Here's the problem:

Let $\mathbb{C}$ be a cartesian closed category with terminal object $1$. Show that $1^A\cong 1$ for all objects $A$ of $\mathbb{C}$.

This is said to be trivial and I'm not surprised. However, I'm stuck. I don't want to use the Yoneda Lemma since the notes I'm using haven't introduced it. They assume familiarity with $\lambda$-calculus, too, which is new to me; I get the impression that it's strongly related (thanks to the "Curry-Howard Isomorphism"). I'm entirely self-taught in Category Theory.

Definition: A cartesian closed category (CCC) is a category $\mathbb{C}$ with binary products, exponentials, and terminal objects; that is, the following functors have right adjoints: $$! :\mathbb{C}\to 1,$$ $$\Delta :\mathbb{C}\to\mathbb{C}^{\cdot\,\cdot},$$ and $$\_\times A:\mathbb{C}\to\mathbb{C}$$ for all objects $A$ of $\mathbb{C}$.

The following 'deduction' is allowed: $$\frac{1\times A\cong A, f: A\to B}{\bar{f}:1\to B^A},$$

where $\bar{f}$ is "internal" to $B^A$.

My attempt: Since $1$ is terminal, there exist unique $t_A: A\to 1$, $t_{1^A}: 1^A\to 1$. Clearly $$\frac{1\times A\cong A, t_A: A\to 1}{\bar{t_A}:1\to 1^A}$$ by the above deduction. We also have $\mathbb{C}(1\times A, 1)\cong\mathbb{C}(1, 1^A)$ since $\_\times A\dashv (\_ )^A$. But $\lvert\mathbb{C}(1\times A, 1)\rvert =1$ since $1\times A\cong A$ and $t_A$ is unique so $\lvert\mathbb{C}(1, 1^A)\rvert =1$ too.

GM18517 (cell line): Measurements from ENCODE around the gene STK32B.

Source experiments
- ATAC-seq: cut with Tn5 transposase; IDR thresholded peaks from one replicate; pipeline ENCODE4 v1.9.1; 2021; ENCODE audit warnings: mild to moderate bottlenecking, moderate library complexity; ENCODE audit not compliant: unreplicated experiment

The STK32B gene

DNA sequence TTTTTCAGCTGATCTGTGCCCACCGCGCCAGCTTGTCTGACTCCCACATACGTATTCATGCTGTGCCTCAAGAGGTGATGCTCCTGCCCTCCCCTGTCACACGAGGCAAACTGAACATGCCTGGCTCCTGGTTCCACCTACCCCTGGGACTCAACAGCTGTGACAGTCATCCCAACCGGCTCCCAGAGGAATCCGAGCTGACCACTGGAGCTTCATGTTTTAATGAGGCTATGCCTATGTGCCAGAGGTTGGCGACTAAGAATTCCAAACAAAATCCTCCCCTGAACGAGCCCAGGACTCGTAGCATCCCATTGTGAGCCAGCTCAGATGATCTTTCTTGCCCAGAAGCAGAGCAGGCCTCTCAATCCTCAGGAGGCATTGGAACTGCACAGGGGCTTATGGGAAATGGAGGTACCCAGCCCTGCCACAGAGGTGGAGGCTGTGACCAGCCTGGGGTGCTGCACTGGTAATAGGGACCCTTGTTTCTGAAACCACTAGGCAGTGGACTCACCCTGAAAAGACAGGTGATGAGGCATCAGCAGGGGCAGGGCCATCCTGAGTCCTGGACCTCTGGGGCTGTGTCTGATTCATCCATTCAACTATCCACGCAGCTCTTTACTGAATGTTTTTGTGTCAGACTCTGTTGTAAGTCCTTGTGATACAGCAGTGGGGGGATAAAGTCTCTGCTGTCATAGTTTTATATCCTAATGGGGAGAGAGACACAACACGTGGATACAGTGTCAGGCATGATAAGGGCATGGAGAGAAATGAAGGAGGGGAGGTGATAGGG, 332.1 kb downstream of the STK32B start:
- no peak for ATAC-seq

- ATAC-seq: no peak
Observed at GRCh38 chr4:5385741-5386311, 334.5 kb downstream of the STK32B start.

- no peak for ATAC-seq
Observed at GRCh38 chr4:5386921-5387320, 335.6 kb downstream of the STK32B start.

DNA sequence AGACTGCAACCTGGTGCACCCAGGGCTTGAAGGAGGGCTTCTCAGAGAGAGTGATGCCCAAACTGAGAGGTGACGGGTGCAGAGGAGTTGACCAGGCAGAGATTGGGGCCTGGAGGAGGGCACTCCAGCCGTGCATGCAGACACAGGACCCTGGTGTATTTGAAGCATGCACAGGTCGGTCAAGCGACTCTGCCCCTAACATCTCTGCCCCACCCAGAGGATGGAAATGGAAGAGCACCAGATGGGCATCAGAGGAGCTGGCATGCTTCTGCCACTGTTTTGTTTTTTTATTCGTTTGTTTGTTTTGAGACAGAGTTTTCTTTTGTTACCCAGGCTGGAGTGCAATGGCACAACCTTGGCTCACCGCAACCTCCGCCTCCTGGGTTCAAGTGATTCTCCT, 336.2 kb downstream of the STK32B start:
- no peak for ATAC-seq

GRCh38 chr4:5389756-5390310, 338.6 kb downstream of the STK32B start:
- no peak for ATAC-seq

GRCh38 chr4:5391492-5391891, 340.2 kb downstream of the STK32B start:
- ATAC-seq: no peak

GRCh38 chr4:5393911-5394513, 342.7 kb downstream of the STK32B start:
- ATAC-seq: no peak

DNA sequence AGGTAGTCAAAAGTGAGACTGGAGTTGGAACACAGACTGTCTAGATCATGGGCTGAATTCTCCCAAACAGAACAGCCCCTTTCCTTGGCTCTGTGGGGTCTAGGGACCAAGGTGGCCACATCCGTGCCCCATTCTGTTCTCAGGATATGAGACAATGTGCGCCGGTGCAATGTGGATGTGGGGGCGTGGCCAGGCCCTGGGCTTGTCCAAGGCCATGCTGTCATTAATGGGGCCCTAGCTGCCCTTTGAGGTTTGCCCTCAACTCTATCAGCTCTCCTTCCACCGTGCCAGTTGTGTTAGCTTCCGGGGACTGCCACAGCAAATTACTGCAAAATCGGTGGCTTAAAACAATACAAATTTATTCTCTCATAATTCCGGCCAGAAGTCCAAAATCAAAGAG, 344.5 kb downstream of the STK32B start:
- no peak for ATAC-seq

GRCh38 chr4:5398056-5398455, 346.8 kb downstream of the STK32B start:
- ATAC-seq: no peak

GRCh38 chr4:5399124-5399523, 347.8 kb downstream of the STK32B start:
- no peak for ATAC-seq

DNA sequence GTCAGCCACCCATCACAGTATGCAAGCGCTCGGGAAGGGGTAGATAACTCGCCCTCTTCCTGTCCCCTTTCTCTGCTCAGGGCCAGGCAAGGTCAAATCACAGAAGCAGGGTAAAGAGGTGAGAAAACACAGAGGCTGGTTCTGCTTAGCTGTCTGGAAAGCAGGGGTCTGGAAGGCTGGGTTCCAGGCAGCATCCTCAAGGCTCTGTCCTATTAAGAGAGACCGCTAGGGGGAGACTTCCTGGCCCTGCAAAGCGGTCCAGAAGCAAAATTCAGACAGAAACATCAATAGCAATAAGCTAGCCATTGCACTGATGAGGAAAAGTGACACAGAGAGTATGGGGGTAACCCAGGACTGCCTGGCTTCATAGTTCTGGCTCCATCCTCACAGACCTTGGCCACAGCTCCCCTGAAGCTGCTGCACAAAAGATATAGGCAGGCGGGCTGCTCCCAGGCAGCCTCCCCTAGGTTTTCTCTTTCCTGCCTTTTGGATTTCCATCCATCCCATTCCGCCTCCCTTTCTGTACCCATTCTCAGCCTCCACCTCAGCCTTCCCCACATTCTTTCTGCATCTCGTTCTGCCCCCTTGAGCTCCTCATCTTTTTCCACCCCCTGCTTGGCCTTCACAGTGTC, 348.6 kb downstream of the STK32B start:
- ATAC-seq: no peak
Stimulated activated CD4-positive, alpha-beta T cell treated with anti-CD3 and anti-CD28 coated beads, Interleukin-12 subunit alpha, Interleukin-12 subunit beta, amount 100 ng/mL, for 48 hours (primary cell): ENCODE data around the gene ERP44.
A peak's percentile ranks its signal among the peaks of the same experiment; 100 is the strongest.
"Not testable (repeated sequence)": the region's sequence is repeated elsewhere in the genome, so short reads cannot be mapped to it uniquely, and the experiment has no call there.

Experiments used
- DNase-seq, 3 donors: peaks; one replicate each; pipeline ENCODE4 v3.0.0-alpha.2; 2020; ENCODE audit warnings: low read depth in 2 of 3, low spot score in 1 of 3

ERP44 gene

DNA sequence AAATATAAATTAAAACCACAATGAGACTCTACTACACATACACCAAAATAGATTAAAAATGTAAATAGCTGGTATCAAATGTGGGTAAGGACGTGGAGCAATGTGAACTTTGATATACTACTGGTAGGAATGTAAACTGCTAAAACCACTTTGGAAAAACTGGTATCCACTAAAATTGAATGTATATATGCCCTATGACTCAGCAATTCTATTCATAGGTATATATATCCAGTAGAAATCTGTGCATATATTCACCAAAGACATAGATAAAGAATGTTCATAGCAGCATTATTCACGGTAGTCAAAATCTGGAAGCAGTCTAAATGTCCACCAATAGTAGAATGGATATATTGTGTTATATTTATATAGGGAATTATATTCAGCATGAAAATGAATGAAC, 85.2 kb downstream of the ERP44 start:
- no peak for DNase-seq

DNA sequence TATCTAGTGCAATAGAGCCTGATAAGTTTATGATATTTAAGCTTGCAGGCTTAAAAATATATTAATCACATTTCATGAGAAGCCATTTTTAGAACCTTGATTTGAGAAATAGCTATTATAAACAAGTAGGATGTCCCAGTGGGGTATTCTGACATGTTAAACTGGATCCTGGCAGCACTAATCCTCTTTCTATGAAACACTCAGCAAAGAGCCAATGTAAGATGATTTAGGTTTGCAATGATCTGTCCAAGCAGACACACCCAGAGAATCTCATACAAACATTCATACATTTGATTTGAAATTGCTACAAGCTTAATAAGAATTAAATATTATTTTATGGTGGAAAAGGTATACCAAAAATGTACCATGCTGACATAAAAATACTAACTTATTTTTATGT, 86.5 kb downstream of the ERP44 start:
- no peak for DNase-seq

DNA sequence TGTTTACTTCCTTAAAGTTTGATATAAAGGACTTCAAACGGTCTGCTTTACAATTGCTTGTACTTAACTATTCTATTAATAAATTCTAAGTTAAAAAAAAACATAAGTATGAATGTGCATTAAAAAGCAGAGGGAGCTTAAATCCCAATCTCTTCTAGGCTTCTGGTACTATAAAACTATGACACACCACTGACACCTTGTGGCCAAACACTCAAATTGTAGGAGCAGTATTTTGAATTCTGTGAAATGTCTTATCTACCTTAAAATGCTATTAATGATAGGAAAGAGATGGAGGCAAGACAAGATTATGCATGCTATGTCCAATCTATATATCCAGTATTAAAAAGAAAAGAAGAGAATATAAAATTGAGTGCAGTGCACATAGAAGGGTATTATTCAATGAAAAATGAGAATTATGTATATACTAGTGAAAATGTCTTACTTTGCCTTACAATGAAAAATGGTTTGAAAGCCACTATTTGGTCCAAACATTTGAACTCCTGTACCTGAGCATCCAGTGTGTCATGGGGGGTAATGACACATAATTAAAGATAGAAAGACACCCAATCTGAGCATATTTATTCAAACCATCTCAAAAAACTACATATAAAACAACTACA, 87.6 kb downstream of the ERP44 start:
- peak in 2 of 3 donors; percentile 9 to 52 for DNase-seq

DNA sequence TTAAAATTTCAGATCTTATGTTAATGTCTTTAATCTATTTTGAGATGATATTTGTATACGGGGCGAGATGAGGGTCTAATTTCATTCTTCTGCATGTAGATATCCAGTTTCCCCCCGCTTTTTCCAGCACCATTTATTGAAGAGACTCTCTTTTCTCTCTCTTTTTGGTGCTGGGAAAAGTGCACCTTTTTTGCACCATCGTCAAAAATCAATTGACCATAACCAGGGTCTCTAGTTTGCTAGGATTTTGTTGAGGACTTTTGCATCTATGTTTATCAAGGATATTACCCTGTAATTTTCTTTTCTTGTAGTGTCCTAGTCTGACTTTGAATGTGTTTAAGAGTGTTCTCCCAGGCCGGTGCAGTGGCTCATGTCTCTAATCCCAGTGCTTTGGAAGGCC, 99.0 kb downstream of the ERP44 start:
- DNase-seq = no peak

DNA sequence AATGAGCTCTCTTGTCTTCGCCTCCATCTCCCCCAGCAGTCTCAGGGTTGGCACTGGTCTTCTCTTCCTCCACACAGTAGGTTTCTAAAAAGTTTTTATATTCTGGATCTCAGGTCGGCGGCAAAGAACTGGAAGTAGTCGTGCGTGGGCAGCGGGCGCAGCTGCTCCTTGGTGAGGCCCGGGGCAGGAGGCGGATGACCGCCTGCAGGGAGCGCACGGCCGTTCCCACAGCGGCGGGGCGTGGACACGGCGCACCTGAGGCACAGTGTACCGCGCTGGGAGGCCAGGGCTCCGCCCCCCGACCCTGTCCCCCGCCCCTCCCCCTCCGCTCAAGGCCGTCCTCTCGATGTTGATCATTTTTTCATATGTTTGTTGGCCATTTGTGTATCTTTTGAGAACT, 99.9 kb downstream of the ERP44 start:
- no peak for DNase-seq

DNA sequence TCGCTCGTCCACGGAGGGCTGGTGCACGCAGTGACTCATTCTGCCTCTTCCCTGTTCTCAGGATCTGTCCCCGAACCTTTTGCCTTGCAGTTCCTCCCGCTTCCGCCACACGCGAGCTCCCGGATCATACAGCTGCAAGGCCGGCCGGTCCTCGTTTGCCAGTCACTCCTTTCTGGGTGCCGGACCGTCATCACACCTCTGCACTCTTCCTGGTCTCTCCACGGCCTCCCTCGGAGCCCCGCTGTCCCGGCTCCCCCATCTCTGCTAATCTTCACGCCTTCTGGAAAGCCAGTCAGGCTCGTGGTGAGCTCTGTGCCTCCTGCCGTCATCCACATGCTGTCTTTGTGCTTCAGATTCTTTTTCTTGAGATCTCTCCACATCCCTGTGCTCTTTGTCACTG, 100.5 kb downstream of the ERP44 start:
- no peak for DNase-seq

I doubt that what I've done so far is right. It's probably way off. What I want to show now is that the compositions of $\bar{t_A}$ and $t_{1^A}$ are the identity morphisms.

Please help :)


Hint. To show that an object is isomorphic to the terminal $1$, it is not required to exhibit the isomorphism. Remember : the terminal object is defined by a universal property up to (unique) isomorphism.

Meaning that you can just show $1^A$ to satisfy this universal property. I let you take it from here.

  • $\begingroup$ Done it! Thank you, @Pece $\ddot\smile$ $\endgroup$ – Shaun Dec 7 '13 at 15:06

Your Answer

By clicking “Post Your Answer”, you agree to our terms of service, privacy policy and cookie policy

Not the answer you're looking for? Browse other questions tagged or ask your own question.